GAINESVILLE, Fla., March 20, 2006 -- A team of University of Florida (UF) engineering students has designed a new sensor that they say could give grocers, florists and pharmacists a better way to monitor the quality of incoming products by telling them precisely how long before an item spoils or passes its expiration date.
The students designed and built a prototype of the new "smart" sensor, which can also record and wirelessly transmit information to retailers about when and where glitches occur as a product is being shipped, as part of a UF program that immerses students in entrepreneurial activities.
University of Florida electrical engineering senior Moishe Groger holds a “smart sensor” that can tell retailers who receive a shipment of goods how long it will be before they spoil or pass their expiration date. Groger and other students designed the sensor, which can also record when temperatures spike or other glitches occur as a product is being shipped, as part of a program that seeks to immerse engineering, business and law students in entrepreneurial activities. (March 9, 2006, photo by Kristen Bartlett/University of Florida)
“We think this sensor will make the perishable supply chain both safer and more efficient,” said Bruce Welt, an assistant professor of agricultural and biological engineering and a faculty adviser on the project. “Hopefully, that will translate into lower cost, better quality products for consumers.”
According to the UF engineers, many shippers today are reluctant to use disposable tags or labels that turn color or otherwise indicate if a product has passed its prime. The problems are that the tags don’t say when spoilage occurred, nor do they tell whether “fresh” goods will soon spoil. The former can make it hard to decide who is responsible when a spoiled product arrives. The latter can result in stores stocking merchandise that appears fine but quickly goes bad. Also, because products have different spoilage rates and temperatures, the tags have to contain different chemicals or otherwise be tailored to individual products. That raises their cost and increases the possibility of errors.
Shippers also rely on temperature monitors that indicate if, and by how much, a product’s recommended trucking temperature has been exceeded, the engineers said. That’s a problem because the devices may record excessive temperature near only one pallet of many pallets stacked together in one shipping container. That can force the entire shipment to be discarded even if most remained very near or within temperature guidelines.
“The reality is that for small violations of these temperatures, the products are fine but get thrown away anyway,” Welt said. With associate professor of electrical and computer engineering Bill Eisenstadt leading the technical development, six seniors majoring in engineering developed what Welt calls a “sensor platform” that is capable of tracking and interpreting not only temperature but also humidity, the shock of a product being dropped and other variables.
In the temperature setting, the half dollar-sized device checks the temperature. It then merges its readings with an algorithm, or set of computer instructions, that electronically mimics the spoilage characteristics of milk, fish, flowers or whatever product is being shipped. The device can communicate its results constantly and in real time via a wireless transmitter, allowing retailers with laptop computers to instantly check the status of an incoming product, learning not only whether it is fresh but also how long it has until it spoils -- and at what point, if any, temperatures spiked above normal during shipping.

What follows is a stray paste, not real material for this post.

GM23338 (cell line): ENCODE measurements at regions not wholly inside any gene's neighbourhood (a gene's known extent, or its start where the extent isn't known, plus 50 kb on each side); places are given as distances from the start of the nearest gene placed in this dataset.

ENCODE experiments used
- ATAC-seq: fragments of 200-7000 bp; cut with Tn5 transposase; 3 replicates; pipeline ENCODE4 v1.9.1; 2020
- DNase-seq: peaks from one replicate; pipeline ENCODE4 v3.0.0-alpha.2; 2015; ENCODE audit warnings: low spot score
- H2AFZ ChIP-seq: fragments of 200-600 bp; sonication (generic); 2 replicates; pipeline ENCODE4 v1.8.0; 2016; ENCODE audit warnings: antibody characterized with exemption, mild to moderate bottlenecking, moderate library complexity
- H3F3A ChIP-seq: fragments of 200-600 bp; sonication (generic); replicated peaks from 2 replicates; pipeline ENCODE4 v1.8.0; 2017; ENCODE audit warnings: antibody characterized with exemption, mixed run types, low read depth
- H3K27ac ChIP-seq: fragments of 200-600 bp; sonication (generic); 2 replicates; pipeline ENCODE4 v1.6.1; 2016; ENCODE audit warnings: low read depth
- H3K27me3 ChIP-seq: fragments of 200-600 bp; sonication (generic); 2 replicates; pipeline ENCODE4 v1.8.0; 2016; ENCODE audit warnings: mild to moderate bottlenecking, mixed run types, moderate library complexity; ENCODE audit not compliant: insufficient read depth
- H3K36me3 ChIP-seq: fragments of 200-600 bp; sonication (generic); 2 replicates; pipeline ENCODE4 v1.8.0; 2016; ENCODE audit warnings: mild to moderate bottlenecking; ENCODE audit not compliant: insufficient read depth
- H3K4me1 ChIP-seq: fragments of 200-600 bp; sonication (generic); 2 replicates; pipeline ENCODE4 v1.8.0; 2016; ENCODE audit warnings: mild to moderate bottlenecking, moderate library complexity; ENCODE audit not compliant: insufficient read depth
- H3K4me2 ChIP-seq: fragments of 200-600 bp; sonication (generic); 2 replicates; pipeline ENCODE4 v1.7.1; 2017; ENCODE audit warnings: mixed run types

A retailer would know that “this load of fish is pristine, that it came right off the boat and that it has several days before it goes bad,” Eisenstadt said. The engineering student team is working with UF business and law students to patent and market the device as part of the university’s Integrated Technology Ventures program, which seeks to immerse students in entrepreneurial activities surrounding UF technologies. The three-year-old program has spun off a Gainesville-based company that sells a device for monitoring groundwater contamination.
Eisenstadt said one hurdle for marketing the sensor is finding the right combination of features and cost. The current sensor platform is designed for markets with stringent shipping standards such as pharmaceuticals but can be adapted and simplified to meet other needs. The Integrated Technology Ventures program is operated by the UF Office of Technology Licensing, the UF Center for Entrepreneurship and Innovation and the Integrated Product and Process Design Program. Faculty and students are organized as a virtual company. The company is lead by a CEO and includes a business development of business students, a technology team of engineers and a legal team of UF law students.
Learning to work with colleagues in different disciplines is a big part of the challenge of the program, students said. “Everyone has to learn everyone else’s field in six months,” said Michelle Wasserlauf, a senior majoring in industrial engineering. “The engineers have to communicate with the business people, and at the same time we have to learn all the legal aspects of the project.”
Eistenstadt said a patent application has been filed for the sensor device, and that the team recently received a $15,000 grant to continue developing the technology this summer.
For more information, visit: www.ufl.edu